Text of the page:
Professor Sharif Uddin Ahmed, NSU 14 Aug, 21
John B. Harrison, a doyen of South Asian History and the Emeritus Reader of History at the School of Oriental and African Studies, University of London, passed away recently at the age of 102. As a former graduate student of John, I went to visit him in his country home of Southern England in 2017. That was the last time I met him though I used to talk to him over the telephone as frequently as I could manage. The last time I spoke to him was about three months ago.
In these days of continuous mourning and numerous deaths all over the world, the news of the death of any illustrious person is all the more heartrending. But John’s death is quite different. As man is mortal, none can escape it—it is a fact of life. Blissful it is that John lived for quite a long time. Thus his death is an occasion of feeling gratefulness to a man, a scholar, a true friend and a great Guru who has rendered an amazing deed for scholarship and humanity. He was a Briton of its best kind. He also taught a great number of South Asian students including many Bangladeshi scholars.
A Cambridge graduate, John joined the Army as did almost everyone during the Second World War and was posted in India. His days in India, despite the horrific and dreadful experience of fighting, were full of pleasant memories which he cherished till his death. India, it’s land and it’s people became his concerns for the rest of his life. He could never live without his thoughts about India. He became a Major in the Army and because of his military rank, he came to be known all over the world as Major Harrison even when he was a faculty at the School of Oriental and African Studies, University of London. This Major image often caused a negative reaction to many of his students who initially thought that he might be a very stiff, arrogant and rude person. But John as a man was quite the opposite. No better human being than John I have ever met in my life. I first met him during a bad patch of my life just around the time of our Liberation War. I told him that I wished to do my Ph. D. under him. He looked at me for a while and then said: “Ok I would take you.” Days later he asked me to carry on research on the urban history of Dhaka, capital of Bangladesh following the path of Professor Abdul Karim, another extremely loving teacher of mine at Dhaka University. I accepted the proposal and that changed my life for good.
Back to John, after returning home from his war duty in India, he got himself admitted into a postgraduate study at the School of Oriental and African Studies (SOAS) to learn some Indian languages—what else he would like to do—and eventually earned his doctoral degree. But soon he became so involved in advising and helping students of SOAS, many of whom were carrying out postgraduate researches on Indian history, that he already became an unofficial supervisor. He of course became the official Supervisor when he joined SOAS as a faculty. Very soon he became so engrossed in helping postgraduate and undergraduate students in various ways that he started neglecting his studies, thus sacrificing his own attainment of becoming a pundit in the eyes of other pundits. He was of course a pundit in his own noble manner.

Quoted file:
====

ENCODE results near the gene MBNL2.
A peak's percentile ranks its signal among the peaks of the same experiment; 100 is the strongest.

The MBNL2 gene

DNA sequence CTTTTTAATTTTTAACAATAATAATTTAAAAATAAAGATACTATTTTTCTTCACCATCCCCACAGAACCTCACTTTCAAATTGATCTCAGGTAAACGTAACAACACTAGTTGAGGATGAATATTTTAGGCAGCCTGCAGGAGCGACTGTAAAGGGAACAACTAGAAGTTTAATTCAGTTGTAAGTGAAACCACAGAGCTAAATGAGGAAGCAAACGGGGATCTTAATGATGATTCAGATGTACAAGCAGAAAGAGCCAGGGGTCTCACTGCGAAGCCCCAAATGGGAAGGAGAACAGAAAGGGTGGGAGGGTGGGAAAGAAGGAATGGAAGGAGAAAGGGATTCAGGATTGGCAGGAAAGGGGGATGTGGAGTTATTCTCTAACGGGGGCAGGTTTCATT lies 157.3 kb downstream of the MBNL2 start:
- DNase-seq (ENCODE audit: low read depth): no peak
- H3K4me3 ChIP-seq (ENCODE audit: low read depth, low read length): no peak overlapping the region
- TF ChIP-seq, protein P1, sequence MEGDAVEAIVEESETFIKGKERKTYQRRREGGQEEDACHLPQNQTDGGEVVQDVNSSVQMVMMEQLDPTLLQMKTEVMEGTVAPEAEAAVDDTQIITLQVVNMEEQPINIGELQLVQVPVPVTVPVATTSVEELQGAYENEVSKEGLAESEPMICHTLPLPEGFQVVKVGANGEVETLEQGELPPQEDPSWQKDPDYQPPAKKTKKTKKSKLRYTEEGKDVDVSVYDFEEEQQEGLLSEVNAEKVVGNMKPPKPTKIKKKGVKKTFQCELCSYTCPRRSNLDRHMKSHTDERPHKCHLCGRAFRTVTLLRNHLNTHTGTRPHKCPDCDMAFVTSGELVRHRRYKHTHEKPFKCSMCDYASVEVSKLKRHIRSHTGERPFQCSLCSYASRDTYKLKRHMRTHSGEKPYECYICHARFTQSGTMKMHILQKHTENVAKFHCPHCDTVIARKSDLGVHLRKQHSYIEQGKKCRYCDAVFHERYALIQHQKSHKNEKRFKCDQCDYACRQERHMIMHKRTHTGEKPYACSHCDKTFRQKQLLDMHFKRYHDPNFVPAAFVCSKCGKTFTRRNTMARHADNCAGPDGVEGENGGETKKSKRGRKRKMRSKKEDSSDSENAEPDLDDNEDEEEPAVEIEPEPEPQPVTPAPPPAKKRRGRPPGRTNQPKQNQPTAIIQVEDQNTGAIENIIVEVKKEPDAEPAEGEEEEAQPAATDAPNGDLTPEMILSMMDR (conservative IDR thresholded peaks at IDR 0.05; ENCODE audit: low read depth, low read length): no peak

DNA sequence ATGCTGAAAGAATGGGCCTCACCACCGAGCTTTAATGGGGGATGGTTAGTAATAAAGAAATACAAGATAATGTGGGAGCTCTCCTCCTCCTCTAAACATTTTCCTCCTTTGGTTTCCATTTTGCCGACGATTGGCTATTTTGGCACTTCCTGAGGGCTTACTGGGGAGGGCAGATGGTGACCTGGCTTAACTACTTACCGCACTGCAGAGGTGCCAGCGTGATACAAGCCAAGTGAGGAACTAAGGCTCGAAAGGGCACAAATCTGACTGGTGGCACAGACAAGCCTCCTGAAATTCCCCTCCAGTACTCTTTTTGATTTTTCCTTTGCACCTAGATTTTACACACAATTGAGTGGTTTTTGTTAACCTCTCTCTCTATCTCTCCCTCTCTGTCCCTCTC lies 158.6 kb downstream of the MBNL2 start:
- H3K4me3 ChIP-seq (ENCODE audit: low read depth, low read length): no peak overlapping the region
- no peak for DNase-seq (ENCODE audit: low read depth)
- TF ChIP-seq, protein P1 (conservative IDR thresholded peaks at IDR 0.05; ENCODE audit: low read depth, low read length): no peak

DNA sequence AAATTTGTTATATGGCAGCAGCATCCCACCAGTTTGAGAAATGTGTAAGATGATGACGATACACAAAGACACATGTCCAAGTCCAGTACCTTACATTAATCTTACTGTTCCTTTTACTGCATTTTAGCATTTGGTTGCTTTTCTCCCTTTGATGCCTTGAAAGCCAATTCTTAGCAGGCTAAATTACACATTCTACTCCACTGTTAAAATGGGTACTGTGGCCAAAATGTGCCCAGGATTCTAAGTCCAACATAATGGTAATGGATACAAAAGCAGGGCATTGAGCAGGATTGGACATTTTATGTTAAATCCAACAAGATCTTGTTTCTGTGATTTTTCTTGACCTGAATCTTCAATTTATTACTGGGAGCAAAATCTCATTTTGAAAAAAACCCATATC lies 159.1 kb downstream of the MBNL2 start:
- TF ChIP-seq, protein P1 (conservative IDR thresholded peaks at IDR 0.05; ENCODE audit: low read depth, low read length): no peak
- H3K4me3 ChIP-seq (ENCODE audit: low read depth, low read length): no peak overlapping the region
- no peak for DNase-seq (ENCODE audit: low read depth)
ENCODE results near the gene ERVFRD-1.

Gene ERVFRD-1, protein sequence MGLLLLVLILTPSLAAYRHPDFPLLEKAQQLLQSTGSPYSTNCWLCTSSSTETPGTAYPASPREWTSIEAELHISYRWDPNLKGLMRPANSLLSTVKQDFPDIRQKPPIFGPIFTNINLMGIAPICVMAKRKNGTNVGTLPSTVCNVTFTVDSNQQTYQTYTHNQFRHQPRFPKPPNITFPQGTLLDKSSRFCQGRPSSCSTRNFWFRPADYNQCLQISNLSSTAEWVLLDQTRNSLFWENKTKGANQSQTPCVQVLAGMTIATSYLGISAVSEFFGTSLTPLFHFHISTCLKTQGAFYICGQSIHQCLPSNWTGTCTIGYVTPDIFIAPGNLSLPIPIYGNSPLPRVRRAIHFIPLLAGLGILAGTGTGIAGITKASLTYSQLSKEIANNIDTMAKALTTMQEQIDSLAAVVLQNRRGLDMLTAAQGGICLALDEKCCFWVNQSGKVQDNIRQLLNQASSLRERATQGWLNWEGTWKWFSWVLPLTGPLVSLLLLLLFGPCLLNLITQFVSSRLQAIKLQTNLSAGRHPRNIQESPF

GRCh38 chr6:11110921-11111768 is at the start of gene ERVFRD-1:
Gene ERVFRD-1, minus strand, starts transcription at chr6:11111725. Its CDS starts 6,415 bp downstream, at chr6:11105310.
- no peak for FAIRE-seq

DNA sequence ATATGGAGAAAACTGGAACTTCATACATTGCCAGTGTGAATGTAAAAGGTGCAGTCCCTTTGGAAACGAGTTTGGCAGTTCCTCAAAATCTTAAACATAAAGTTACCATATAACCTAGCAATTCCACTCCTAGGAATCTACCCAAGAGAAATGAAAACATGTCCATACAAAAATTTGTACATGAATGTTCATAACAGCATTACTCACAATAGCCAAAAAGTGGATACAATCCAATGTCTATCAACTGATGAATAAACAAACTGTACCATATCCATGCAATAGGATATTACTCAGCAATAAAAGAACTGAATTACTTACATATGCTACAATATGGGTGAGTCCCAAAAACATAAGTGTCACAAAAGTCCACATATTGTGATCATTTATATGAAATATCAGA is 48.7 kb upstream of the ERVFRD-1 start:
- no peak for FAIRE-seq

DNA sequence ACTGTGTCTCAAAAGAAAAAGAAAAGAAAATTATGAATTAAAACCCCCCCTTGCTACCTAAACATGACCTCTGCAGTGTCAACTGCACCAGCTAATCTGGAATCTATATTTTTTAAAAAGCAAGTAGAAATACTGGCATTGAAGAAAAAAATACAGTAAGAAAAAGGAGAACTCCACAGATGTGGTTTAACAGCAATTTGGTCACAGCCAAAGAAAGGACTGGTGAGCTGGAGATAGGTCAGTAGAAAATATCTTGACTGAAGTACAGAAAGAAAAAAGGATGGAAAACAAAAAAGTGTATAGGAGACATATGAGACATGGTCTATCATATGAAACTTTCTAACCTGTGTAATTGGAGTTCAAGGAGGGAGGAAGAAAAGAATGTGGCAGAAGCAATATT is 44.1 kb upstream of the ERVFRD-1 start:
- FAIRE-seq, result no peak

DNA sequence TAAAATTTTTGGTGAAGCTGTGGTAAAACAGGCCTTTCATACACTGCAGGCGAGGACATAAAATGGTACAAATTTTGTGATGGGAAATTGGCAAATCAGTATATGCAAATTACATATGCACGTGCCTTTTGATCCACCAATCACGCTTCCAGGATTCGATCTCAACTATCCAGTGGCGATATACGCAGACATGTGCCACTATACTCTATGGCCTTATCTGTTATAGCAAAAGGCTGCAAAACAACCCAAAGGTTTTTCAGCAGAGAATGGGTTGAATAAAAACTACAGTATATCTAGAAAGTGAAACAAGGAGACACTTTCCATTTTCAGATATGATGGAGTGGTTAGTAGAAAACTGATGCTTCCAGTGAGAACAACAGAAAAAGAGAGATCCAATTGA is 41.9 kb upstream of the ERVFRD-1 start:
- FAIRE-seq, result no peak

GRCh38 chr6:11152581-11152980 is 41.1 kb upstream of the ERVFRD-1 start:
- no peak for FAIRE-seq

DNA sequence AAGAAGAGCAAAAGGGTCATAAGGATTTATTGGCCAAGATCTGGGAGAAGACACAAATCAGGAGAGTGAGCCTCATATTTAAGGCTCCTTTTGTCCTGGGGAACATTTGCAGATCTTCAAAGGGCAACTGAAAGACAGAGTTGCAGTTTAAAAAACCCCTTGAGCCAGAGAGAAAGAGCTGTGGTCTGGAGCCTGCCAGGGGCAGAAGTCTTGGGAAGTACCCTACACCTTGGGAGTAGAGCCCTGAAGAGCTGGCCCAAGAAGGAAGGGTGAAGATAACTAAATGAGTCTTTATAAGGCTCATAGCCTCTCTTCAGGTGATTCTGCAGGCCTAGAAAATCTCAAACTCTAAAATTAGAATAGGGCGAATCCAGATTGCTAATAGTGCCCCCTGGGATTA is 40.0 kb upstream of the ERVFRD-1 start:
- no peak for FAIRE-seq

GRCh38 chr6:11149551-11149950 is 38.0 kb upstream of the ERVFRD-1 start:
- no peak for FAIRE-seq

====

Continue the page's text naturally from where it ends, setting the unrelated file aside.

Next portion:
Since the 1950s a galaxy of extraordinarily brilliant students from the Indian subcontinent began arriving at SOAS. They became John’s students and later famous scholars and historians. A large number of them were from today’s Bangladesh. Thus John had embarked upon a startling career as the Guru of South Asian scholars. When he took me on a pleasant summer day to the Senate House of London University to hand over my Doctoral dissertation to the officials, he told me that mine was the 68th Doctoral dissertation that was passing through his hands during his career so far. Good many of the Doctoral dissertations were from Bangladesh as has been already mentioned, beginning with Professor Abdul Karim and followed by others like Professor Alamgir Siraj of Chittagong University, Professor Sufia Ahmed, National Professor, Professor K M Mohsin, Professor ABM Mahmud, Professor Sirajul Islam, Professor Zaheda Ahmed, Dr. Nazia Khanum and of course myself of Dhaka University. He loved his supervising job more than anything else so much so that he worked equally hard in preparing the dissertations in multiple different ways as were his students. His command over Indian subjects of any field, especially of course history, was unbelievable. But more importantly, he could grasp the subjects and write about them in the most penetrating ways with crisp English at great ease. From the caste system to the biographies of the famous people of South Asia nothing escaped his eagle eyes to portrait an authentic narrative as well as a scientific discourse. He was the scholar who brought ever new subjects on South Asia for investigation and the considerat